backfitting under Commission and Executive Director for Operations 
guidance. In addition, issuance of the DG, if finalized would not 
otherwise be inconsistent with the issue finality provisions in 10 CFR 
part 52. The staff's position is based upon the following 
considerations.
    1. Part 95 applies to materials licensees and other entities 
transporting (or placing into transport) classified security 
information, and contains requirements governing such transport. 
Although some of these materials licensees are protected by backfitting 
or issue protection provisions in 10 CFR part 52, these backfitting and 
issue finality protections do not extend to the procedures governing 
transport of classified information. For example, under the definition 
of backfitting in 10 CFR 50.109(a)(1) protection is accorded to nuclear 
power plant licensees against changes in, or new requirements and 
guidance on, inter alia, ``procedures or organization required to . . . 
operate a facility.'' Procedures governing the transportation of 
materials off of the facility site cannot reasonably be viewed as 
constituting such facility operating procedures. The backfitting and 
issue finality provisions applicable to other materials licensees are 
written in an analogous fashion. Therefore, changes to the guidance on 
compliance with 10 CFR part 95--even if imposed on these materials 
licensees who are protected by backfitting or issue protection 
provisions in 10 CFR part 52 (see the discussion in item 2)--would not 
constitute backfitting or a violation of issue finality provisions 
under 10 CFR part 52.
    2. Even if the NRC were to conclude that materials licensees are 
accorded backfitting protection with respect to procedures governing 
transportation of classified information, changes in guidance would not 
constitute backfitting as defined in the various NRC backfitting 
provisions unless imposed on materials licensees. As described earlier, 
the NRC staff does not intend to impose or apply the draft guidance in 
DG-7005, if finalized, to existing licensees who already have NRC-
approved transportation security plans (the exception is where a 
licensee makes changes to or proposes to amend such plans; the 
backfitting and issue finality implications are discussed in item 3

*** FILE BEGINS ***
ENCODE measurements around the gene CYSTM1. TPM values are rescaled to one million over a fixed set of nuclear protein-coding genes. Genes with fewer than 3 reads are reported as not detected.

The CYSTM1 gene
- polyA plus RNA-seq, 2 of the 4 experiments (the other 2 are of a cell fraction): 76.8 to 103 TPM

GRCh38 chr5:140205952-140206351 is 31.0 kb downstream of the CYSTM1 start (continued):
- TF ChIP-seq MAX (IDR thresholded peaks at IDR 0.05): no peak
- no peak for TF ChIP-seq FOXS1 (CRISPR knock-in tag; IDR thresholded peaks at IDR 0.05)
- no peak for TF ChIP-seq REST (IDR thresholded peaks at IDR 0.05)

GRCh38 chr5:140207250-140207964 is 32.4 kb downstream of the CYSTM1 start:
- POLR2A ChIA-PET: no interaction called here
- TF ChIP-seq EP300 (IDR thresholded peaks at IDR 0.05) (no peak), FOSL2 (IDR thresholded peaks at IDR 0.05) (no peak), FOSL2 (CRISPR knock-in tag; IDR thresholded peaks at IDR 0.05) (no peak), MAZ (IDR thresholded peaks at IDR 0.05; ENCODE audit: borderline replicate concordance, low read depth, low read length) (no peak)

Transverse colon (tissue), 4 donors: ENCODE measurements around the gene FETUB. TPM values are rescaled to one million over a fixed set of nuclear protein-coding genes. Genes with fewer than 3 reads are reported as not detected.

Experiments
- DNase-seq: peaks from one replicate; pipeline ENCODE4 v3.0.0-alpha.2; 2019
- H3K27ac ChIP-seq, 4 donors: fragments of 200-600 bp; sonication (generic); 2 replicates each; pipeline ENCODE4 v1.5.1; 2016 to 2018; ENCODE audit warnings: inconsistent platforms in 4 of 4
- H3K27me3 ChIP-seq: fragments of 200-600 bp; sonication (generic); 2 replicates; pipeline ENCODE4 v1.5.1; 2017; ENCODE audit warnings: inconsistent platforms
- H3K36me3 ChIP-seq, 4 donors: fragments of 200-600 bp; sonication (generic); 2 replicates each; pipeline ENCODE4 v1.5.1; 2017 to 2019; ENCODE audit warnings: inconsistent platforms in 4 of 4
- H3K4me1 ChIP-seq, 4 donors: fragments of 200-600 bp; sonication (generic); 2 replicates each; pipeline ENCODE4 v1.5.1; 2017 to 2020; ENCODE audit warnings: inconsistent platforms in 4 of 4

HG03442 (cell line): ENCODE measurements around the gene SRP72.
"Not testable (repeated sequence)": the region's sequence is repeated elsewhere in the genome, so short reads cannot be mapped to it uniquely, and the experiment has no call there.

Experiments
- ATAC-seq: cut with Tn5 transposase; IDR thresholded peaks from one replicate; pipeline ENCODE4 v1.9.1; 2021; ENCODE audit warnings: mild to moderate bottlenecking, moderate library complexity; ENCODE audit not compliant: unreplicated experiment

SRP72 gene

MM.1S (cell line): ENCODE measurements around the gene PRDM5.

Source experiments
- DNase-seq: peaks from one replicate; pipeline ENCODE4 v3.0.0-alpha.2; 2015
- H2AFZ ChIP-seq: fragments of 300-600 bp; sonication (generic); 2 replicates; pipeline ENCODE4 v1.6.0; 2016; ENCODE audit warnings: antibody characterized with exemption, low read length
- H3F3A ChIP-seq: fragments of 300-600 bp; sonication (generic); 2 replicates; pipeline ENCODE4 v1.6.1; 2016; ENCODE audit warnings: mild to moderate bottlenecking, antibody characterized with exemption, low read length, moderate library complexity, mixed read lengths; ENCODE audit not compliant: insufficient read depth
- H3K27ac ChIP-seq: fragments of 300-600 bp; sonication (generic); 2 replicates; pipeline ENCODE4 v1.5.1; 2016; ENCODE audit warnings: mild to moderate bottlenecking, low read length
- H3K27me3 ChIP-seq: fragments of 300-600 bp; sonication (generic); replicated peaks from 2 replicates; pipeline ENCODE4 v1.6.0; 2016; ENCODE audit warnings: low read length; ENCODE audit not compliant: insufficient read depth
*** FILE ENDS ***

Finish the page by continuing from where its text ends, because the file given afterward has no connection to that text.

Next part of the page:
below). Given this current lack of staff intention to impose the 
guidance in DG-7005, the issuance of the draft regulatory guide in 
final form would not constitute backfitting or a violation of issue 
finality provisions under 10 CFR part 52. If, in the future, the staff 
seeks to impose a position in the draft regulatory guide (if finalized) 
on holders of already issued holders of licenses in a manner which 
constitutes backfitting or does not provide issue finality as described 
in the applicable issue finality provision, then the staff must make 
the showing as set forth in the applicable backfitting provision or 
address the criteria for avoiding issue finality as described 
applicable issue finality provision.
    3. A licensing basis change voluntarily initiated by a licensee is 
not considered to be backfitting. In such cases, the policy 
considerations underlying the NRC's backfitting provisions, viz. 
regulatory stability and predictability concerning the terms of an NRC 
approval, are not applicable where the licensee itself voluntarily 
seeks a change to its licensing basis. This rationale is reflected in a 
July 14, 2010, Letter from the NRC General Counsel to NEI's General 
Counsel (ADAMS Accession No. ML101960180).
    4. Even if the NRC were to conclude that materials licensees are 
accorded backfitting protection with respect to procedures governing 
transportation of classified information, applicants and potential/
future applicants for such materials licenses are not, with certain 
exceptions not relevant here, protected under either the various NRC 
backfitting provisions or the issue finality provisions under 10 CFR 
part 52. This is because neither the backfitting provisions nor the 
issue finality provisions under 10 CFR part 52 were intended for every 
NRC action which substantially changes the expectations of current and 
future applicants.

    Dated at Rockville, Maryland, this 18th day of April, 2014.

    For the Nuclear Regulatory Commission.
Thomas H. Boyce,
Chief, Regulatory Guidance and Generic Issues Branch, Division of 
Engineering, Office of Nuclear Regulatory Research.
[FR Doc. 2014-09442 Filed 4-24-14; 8:45 am]
BILLING CODE 7590-01-P